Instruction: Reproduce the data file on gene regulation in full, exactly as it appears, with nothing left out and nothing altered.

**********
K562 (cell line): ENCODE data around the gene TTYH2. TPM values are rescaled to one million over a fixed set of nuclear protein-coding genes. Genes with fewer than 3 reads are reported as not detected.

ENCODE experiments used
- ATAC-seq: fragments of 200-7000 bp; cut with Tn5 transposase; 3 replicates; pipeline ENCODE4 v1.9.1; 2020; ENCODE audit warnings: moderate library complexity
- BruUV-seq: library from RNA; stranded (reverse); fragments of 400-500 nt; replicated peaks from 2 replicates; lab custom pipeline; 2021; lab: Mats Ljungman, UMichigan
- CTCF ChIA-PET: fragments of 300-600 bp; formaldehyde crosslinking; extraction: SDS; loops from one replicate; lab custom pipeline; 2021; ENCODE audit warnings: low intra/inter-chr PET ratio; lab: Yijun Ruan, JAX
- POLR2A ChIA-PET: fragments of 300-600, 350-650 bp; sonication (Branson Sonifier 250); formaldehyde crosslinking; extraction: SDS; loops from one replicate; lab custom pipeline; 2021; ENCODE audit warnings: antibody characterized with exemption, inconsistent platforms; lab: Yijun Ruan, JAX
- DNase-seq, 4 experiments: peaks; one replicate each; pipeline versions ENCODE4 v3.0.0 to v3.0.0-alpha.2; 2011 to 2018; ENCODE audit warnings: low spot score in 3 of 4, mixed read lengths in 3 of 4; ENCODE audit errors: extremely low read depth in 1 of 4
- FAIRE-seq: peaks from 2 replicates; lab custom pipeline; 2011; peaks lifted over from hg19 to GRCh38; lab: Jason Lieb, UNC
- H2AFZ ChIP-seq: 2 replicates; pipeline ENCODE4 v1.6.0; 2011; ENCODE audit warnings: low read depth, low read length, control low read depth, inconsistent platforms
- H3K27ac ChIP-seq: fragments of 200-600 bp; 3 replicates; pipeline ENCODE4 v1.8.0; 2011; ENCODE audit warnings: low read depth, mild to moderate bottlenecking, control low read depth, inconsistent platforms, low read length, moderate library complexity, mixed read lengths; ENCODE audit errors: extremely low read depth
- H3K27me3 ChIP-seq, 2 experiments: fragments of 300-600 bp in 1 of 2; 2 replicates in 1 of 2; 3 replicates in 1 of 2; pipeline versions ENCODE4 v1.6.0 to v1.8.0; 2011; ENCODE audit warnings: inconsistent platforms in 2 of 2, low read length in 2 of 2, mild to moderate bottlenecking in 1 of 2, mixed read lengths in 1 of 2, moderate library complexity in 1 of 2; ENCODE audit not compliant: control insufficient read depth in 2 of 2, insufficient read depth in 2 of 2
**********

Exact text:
K562 (cell line): ENCODE data around the gene TTYH2. TPM values are rescaled to one million over a fixed set of nuclear protein-coding genes. Genes with fewer than 3 reads are reported as not detected.

ENCODE experiments used
- ATAC-seq: fragments of 200-7000 bp; cut with Tn5 transposase; 3 replicates; pipeline ENCODE4 v1.9.1; 2020; ENCODE audit warnings: moderate library complexity
- BruUV-seq: library from RNA; stranded (reverse); fragments of 400-500 nt; replicated peaks from 2 replicates; lab custom pipeline; 2021; lab: Mats Ljungman, UMichigan
- CTCF ChIA-PET: fragments of 300-600 bp; formaldehyde crosslinking; extraction: SDS; loops from one replicate; lab custom pipeline; 2021; ENCODE audit warnings: low intra/inter-chr PET ratio; lab: Yijun Ruan, JAX
- POLR2A ChIA-PET: fragments of 300-600, 350-650 bp; sonication (Branson Sonifier 250); formaldehyde crosslinking; extraction: SDS; loops from one replicate; lab custom pipeline; 2021; ENCODE audit warnings: antibody characterized with exemption, inconsistent platforms; lab: Yijun Ruan, JAX
- DNase-seq, 4 experiments: peaks; one replicate each; pipeline versions ENCODE4 v3.0.0 to v3.0.0-alpha.2; 2011 to 2018; ENCODE audit warnings: low spot score in 3 of 4, mixed read lengths in 3 of 4; ENCODE audit errors: extremely low read depth in 1 of 4
- FAIRE-seq: peaks from 2 replicates; lab custom pipeline; 2011; peaks lifted over from hg19 to GRCh38; lab: Jason Lieb, UNC
- H2AFZ ChIP-seq: 2 replicates; pipeline ENCODE4 v1.6.0; 2011; ENCODE audit warnings: low read depth, low read length, control low read depth, inconsistent platforms
- H3K27ac ChIP-seq: fragments of 200-600 bp; 3 replicates; pipeline ENCODE4 v1.8.0; 2011; ENCODE audit warnings: low read depth, mild to moderate bottlenecking, control low read depth, inconsistent platforms, low read length, moderate library complexity, mixed read lengths; ENCODE audit errors: extremely low read depth
- H3K27me3 ChIP-seq, 2 experiments: fragments of 300-600 bp in 1 of 2; 2 replicates in 1 of 2; 3 replicates in 1 of 2; pipeline versions ENCODE4 v1.6.0 to v1.8.0; 2011; ENCODE audit warnings: inconsistent platforms in 2 of 2, low read length in 2 of 2, mild to moderate bottlenecking in 1 of 2, mixed read lengths in 1 of 2, moderate library complexity in 1 of 2; ENCODE audit not compliant: control insufficient read depth in 2 of 2, insufficient read depth in 2 of 2